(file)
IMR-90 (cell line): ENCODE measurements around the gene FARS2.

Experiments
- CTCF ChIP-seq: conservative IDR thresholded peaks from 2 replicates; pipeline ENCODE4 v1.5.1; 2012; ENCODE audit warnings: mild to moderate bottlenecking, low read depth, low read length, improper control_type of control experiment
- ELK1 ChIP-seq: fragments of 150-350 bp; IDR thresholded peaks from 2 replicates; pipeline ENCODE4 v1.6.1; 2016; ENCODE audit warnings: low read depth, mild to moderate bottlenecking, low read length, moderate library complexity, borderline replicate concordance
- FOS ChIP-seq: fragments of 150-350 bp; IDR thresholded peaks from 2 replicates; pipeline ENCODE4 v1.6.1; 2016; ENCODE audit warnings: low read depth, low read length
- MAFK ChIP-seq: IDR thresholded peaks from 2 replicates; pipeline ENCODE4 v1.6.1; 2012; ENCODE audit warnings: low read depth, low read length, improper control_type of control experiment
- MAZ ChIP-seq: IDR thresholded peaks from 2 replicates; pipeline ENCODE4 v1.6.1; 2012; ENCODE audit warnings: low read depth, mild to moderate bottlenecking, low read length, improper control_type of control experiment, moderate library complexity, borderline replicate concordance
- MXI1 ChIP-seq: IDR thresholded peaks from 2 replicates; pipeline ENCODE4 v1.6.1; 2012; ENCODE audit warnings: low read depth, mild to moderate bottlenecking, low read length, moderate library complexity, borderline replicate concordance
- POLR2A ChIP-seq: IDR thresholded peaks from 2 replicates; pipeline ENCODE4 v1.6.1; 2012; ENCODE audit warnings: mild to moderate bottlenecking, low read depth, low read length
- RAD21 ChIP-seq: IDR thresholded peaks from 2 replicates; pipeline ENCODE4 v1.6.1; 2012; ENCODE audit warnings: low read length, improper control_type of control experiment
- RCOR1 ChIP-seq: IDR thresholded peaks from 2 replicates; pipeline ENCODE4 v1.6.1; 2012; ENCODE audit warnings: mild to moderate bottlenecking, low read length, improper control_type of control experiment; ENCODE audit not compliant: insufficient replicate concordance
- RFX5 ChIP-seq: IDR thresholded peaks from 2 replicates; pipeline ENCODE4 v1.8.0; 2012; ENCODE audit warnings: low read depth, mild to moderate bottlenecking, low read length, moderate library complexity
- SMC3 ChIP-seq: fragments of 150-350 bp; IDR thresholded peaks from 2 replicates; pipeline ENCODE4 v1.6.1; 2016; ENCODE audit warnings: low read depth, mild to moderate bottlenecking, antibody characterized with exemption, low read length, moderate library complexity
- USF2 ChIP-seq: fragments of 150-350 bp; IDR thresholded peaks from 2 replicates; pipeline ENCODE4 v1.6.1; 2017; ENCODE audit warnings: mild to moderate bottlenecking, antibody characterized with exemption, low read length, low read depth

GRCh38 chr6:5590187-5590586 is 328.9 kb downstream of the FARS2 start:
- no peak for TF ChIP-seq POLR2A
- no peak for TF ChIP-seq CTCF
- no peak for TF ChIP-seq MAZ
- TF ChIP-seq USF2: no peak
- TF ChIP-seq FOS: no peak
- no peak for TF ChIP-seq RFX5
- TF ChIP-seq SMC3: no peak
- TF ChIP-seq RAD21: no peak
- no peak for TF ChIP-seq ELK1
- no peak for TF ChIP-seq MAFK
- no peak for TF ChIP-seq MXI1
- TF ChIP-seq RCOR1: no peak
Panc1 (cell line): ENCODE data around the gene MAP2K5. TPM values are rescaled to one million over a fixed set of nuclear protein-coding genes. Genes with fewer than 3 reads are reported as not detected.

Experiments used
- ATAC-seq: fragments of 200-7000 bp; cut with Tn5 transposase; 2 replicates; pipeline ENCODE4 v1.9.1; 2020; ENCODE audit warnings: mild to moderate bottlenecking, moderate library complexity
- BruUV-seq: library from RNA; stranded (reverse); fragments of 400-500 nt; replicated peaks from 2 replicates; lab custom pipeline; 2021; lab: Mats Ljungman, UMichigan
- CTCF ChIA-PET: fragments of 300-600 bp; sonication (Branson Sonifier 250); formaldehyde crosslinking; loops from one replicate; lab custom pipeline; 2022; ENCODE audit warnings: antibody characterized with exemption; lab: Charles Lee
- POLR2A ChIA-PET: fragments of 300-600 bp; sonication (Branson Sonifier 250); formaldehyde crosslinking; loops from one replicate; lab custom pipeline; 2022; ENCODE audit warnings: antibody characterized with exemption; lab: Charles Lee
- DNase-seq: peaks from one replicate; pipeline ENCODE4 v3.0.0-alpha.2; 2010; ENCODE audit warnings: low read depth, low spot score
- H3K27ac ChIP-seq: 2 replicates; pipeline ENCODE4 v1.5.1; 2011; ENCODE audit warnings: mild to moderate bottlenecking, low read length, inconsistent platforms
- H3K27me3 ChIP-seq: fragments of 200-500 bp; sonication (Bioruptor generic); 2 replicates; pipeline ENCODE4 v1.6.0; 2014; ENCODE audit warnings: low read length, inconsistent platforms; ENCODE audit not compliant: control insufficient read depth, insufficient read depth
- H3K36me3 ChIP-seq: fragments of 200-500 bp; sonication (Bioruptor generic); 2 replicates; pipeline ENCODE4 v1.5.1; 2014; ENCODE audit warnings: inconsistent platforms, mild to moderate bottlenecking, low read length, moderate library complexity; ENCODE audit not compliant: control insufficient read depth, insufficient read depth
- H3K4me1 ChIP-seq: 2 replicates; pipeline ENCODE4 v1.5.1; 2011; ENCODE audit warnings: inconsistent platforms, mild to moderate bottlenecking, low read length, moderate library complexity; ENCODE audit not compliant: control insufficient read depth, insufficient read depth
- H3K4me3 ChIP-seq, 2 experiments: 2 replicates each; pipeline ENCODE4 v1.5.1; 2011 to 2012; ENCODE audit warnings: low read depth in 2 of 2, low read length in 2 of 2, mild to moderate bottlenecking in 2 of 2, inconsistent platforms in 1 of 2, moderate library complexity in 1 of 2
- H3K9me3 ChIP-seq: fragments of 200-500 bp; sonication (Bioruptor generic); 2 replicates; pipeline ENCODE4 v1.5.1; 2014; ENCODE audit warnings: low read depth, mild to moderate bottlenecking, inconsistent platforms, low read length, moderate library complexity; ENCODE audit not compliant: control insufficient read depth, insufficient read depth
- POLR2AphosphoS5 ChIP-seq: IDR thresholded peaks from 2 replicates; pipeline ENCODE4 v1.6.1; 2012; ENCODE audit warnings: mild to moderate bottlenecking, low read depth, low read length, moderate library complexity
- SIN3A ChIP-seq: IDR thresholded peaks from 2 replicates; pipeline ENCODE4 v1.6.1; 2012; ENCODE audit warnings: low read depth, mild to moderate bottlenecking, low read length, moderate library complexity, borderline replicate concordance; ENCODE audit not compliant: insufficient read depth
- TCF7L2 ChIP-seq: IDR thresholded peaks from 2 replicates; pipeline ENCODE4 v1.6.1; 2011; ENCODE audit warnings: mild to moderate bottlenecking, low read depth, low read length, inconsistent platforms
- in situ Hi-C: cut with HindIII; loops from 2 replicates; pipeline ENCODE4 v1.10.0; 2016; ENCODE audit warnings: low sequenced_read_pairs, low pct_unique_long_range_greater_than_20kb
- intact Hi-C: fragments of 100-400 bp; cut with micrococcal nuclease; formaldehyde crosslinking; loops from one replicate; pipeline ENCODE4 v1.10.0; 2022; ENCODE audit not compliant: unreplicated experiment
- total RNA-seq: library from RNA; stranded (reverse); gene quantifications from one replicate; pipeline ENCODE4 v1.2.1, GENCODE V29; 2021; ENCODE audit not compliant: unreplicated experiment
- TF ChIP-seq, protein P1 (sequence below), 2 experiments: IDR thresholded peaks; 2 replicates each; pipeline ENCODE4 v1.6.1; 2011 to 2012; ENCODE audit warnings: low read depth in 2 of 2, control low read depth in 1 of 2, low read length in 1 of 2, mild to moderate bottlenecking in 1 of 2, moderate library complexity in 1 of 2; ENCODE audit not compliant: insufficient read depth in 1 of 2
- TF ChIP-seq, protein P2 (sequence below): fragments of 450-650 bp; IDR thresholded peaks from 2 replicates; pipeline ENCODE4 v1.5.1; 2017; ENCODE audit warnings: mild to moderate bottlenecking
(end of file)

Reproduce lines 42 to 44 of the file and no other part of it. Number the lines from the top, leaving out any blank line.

- SIN3A ChIP-seq: IDR thresholded peaks from 2 replicates; pipeline ENCODE4 v1.6.1; 2012; ENCODE audit warnings: low read depth, mild to moderate bottlenecking, low read length, moderate library complexity, borderline replicate concordance; ENCODE audit not compliant: insufficient read depth
- TCF7L2 ChIP-seq: IDR thresholded peaks from 2 replicates; pipeline ENCODE4 v1.6.1; 2011; ENCODE audit warnings: mild to moderate bottlenecking, low read depth, low read length, inconsistent platforms
- in situ Hi-C: cut with HindIII; loops from 2 replicates; pipeline ENCODE4 v1.10.0; 2016; ENCODE audit warnings: low sequenced_read_pairs, low pct_unique_long_range_greater_than_20kb